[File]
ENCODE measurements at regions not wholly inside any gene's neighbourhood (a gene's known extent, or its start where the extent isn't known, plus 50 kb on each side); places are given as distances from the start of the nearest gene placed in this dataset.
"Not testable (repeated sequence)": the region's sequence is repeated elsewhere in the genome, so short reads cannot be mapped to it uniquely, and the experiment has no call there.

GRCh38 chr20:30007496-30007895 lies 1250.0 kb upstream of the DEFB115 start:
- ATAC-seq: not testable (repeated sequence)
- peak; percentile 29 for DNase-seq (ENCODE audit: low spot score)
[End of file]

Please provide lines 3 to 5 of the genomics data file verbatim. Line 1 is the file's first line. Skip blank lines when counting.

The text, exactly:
GRCh38 chr20:30007496-30007895 lies 1250.0 kb upstream of the DEFB115 start:
- ATAC-seq: not testable (repeated sequence)
- peak; percentile 29 for DNase-seq (ENCODE audit: low spot score)